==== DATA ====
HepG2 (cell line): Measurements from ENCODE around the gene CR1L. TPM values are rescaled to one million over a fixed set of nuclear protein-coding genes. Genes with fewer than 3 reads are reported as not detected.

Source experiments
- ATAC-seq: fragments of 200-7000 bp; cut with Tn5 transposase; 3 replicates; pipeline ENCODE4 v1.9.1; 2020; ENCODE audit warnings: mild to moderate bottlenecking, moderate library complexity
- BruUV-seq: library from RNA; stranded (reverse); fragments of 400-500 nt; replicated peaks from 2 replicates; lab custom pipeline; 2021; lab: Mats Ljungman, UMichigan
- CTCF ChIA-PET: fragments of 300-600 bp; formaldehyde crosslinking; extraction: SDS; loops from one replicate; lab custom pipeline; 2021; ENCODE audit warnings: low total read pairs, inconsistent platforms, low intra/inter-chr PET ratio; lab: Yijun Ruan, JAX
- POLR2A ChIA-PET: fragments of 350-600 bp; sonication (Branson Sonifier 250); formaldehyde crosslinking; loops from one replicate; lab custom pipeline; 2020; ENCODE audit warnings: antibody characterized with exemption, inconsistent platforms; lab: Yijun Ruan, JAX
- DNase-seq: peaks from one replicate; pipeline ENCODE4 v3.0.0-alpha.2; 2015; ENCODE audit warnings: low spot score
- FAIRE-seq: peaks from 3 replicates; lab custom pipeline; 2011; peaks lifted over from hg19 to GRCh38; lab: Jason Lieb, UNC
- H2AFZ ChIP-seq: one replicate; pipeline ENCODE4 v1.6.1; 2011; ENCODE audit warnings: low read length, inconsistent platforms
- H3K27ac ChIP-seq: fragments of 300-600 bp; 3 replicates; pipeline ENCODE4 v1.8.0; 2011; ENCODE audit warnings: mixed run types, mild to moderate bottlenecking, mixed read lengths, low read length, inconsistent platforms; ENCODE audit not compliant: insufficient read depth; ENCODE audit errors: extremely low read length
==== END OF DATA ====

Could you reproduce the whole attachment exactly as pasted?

HepG2 (cell line): Measurements from ENCODE around the gene CR1L. TPM values are rescaled to one million over a fixed set of nuclear protein-coding genes. Genes with fewer than 3 reads are reported as not detected.

Source experiments
- ATAC-seq: fragments of 200-7000 bp; cut with Tn5 transposase; 3 replicates; pipeline ENCODE4 v1.9.1; 2020; ENCODE audit warnings: mild to moderate bottlenecking, moderate library complexity
- BruUV-seq: library from RNA; stranded (reverse); fragments of 400-500 nt; replicated peaks from 2 replicates; lab custom pipeline; 2021; lab: Mats Ljungman, UMichigan
- CTCF ChIA-PET: fragments of 300-600 bp; formaldehyde crosslinking; extraction: SDS; loops from one replicate; lab custom pipeline; 2021; ENCODE audit warnings: low total read pairs, inconsistent platforms, low intra/inter-chr PET ratio; lab: Yijun Ruan, JAX
- POLR2A ChIA-PET: fragments of 350-600 bp; sonication (Branson Sonifier 250); formaldehyde crosslinking; loops from one replicate; lab custom pipeline; 2020; ENCODE audit warnings: antibody characterized with exemption, inconsistent platforms; lab: Yijun Ruan, JAX
- DNase-seq: peaks from one replicate; pipeline ENCODE4 v3.0.0-alpha.2; 2015; ENCODE audit warnings: low spot score
- FAIRE-seq: peaks from 3 replicates; lab custom pipeline; 2011; peaks lifted over from hg19 to GRCh38; lab: Jason Lieb, UNC
- H2AFZ ChIP-seq: one replicate; pipeline ENCODE4 v1.6.1; 2011; ENCODE audit warnings: low read length, inconsistent platforms
- H3K27ac ChIP-seq: fragments of 300-600 bp; 3 replicates; pipeline ENCODE4 v1.8.0; 2011; ENCODE audit warnings: mixed run types, mild to moderate bottlenecking, mixed read lengths, low read length, inconsistent platforms; ENCODE audit not compliant: insufficient read depth; ENCODE audit errors: extremely low read length